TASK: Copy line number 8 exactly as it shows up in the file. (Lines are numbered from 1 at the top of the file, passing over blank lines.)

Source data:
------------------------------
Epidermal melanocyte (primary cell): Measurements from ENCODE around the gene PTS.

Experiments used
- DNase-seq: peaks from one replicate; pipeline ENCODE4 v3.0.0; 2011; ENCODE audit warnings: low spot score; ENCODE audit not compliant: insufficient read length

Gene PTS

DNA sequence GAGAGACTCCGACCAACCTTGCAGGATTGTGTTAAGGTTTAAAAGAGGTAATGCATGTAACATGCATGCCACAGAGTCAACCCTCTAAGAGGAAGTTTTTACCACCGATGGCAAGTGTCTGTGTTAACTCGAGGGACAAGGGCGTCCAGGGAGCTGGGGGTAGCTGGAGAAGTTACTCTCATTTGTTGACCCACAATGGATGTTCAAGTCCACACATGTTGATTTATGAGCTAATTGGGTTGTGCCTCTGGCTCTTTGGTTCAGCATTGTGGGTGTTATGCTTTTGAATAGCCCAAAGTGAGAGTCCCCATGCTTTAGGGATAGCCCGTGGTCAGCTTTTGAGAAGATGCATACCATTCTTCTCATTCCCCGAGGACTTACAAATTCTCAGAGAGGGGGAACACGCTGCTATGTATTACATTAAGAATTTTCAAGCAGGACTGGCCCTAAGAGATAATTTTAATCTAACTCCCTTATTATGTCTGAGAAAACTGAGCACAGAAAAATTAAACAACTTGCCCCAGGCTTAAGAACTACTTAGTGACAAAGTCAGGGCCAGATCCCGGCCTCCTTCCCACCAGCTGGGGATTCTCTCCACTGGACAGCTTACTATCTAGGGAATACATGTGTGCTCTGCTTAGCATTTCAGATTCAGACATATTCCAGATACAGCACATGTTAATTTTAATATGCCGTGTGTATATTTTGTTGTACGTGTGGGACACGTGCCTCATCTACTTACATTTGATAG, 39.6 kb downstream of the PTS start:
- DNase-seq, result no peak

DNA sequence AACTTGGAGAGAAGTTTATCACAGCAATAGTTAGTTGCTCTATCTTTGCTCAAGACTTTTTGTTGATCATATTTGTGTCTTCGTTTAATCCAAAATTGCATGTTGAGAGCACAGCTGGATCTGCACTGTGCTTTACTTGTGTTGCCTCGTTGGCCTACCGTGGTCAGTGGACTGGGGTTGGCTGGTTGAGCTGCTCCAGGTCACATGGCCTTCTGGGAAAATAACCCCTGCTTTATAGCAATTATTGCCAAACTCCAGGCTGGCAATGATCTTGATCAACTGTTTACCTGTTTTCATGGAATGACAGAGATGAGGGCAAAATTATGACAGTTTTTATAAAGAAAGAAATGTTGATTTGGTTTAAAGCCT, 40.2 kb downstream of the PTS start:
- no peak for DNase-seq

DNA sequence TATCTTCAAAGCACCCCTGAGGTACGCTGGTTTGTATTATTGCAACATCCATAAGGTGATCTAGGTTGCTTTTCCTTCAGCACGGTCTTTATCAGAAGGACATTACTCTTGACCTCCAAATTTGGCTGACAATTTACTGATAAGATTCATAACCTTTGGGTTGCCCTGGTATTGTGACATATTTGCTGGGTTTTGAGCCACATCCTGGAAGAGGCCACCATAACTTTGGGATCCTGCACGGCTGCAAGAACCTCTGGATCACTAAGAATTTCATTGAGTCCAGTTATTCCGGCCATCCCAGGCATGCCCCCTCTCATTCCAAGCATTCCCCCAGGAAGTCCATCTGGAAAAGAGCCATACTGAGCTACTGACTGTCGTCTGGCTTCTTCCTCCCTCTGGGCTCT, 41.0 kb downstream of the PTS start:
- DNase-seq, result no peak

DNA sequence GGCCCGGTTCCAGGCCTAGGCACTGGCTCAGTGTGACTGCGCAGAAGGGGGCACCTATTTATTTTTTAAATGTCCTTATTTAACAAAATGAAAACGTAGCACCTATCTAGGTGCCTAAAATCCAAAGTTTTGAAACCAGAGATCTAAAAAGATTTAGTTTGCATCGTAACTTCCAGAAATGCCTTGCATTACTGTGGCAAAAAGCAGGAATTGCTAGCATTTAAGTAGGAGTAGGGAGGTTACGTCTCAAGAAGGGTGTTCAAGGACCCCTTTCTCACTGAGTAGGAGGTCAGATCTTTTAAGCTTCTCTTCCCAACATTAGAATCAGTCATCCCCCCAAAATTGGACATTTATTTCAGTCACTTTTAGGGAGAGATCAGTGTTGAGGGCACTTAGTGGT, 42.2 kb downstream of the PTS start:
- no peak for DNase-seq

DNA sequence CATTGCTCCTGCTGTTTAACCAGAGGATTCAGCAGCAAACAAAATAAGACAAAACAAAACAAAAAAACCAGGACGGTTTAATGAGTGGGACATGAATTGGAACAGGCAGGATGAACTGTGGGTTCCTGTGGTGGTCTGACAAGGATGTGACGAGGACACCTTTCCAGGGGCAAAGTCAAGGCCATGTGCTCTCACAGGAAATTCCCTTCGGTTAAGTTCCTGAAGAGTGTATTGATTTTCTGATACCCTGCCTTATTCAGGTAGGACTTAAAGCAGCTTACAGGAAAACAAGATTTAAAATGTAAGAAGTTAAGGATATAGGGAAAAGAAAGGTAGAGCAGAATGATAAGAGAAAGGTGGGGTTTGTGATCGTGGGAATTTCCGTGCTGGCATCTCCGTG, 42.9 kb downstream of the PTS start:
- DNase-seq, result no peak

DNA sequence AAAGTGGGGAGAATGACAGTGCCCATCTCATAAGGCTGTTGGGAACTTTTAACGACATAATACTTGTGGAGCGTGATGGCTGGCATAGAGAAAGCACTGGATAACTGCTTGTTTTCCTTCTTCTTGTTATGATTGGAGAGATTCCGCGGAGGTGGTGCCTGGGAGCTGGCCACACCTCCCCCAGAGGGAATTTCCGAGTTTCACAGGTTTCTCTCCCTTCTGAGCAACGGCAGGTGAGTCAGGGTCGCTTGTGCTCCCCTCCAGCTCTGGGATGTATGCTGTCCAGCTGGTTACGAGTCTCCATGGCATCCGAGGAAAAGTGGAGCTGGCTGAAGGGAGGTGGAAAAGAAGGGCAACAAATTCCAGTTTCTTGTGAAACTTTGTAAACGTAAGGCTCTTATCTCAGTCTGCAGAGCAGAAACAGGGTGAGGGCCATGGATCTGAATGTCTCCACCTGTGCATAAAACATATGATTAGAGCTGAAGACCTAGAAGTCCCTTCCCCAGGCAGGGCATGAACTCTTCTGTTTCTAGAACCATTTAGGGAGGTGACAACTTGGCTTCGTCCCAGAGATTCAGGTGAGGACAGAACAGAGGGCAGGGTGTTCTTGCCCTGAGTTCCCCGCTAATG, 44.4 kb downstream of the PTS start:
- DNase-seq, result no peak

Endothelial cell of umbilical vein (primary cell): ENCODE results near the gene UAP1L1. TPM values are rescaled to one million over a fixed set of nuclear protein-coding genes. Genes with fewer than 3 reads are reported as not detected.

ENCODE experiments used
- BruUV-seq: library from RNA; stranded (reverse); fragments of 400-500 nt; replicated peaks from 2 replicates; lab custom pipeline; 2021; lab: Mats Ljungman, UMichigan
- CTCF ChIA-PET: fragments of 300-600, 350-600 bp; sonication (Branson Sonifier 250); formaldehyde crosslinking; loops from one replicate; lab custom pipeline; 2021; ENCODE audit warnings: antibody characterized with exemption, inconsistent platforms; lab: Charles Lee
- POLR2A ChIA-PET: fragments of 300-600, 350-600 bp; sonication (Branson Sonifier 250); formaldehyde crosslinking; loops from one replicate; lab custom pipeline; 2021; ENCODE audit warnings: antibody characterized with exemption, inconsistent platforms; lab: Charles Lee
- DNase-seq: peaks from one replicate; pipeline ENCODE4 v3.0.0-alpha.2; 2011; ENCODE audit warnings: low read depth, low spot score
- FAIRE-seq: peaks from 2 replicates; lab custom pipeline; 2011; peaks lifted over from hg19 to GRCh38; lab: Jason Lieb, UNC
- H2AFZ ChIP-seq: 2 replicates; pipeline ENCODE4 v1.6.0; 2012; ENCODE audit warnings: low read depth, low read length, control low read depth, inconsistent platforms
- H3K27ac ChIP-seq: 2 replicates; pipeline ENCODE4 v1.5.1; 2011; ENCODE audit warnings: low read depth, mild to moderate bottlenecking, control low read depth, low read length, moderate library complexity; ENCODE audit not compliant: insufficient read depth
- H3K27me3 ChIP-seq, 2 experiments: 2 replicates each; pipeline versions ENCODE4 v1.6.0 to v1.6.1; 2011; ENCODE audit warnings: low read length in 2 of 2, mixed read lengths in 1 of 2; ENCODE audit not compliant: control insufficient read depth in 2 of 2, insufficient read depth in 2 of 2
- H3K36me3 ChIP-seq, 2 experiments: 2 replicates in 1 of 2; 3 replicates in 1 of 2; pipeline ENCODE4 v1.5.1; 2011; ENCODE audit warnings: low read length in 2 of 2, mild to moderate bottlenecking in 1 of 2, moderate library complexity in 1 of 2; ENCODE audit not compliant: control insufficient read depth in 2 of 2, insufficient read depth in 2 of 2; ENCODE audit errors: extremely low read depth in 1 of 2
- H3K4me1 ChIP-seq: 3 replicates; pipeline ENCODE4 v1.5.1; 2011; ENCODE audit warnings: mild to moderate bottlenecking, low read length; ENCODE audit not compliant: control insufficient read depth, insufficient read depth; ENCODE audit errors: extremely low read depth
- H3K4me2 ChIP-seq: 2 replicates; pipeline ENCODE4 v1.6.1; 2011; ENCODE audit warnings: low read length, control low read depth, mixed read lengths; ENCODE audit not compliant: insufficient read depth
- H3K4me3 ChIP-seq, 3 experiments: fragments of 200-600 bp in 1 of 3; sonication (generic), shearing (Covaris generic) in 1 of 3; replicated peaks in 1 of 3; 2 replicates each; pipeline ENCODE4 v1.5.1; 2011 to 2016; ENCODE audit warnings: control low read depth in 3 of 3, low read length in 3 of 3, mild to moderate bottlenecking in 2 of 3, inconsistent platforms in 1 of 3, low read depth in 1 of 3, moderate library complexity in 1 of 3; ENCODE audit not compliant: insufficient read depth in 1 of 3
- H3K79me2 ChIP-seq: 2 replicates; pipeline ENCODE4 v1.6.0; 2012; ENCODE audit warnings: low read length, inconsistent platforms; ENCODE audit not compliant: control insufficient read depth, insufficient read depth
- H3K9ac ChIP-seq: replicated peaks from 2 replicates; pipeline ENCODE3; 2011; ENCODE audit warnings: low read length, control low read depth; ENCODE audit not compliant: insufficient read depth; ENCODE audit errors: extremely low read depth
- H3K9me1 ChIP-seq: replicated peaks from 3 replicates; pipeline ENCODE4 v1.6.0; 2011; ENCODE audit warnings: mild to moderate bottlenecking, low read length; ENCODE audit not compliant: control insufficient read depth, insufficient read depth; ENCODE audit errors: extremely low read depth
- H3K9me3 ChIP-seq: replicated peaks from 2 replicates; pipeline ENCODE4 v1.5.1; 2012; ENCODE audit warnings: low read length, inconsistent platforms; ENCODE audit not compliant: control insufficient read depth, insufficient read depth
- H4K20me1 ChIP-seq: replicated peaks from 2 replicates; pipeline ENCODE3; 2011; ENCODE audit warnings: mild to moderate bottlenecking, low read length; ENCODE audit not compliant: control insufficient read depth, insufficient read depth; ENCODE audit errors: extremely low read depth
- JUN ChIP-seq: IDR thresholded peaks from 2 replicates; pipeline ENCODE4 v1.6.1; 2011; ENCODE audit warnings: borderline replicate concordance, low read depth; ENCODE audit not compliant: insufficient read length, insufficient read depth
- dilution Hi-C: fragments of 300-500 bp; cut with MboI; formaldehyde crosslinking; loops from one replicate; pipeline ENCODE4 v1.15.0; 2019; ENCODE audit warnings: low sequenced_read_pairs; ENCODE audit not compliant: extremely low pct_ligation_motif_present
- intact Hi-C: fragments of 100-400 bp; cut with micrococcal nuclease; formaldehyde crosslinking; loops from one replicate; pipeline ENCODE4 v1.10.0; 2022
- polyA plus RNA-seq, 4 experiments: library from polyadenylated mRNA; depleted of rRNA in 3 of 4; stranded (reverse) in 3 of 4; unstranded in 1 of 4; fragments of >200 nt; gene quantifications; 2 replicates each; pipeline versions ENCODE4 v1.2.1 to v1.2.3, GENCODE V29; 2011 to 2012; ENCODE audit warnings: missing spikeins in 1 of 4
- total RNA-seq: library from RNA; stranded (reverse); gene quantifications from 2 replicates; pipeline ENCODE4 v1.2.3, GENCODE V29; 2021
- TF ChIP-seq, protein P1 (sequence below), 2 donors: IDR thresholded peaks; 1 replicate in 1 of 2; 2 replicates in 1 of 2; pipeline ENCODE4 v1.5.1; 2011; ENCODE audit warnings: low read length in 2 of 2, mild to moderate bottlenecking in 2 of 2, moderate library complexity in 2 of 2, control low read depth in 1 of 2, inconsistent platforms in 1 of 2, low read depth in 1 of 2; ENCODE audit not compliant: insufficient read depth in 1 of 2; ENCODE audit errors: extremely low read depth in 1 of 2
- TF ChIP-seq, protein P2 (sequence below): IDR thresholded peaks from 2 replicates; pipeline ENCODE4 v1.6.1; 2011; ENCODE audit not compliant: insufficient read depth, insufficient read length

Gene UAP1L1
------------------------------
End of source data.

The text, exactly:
- no peak for DNase-seq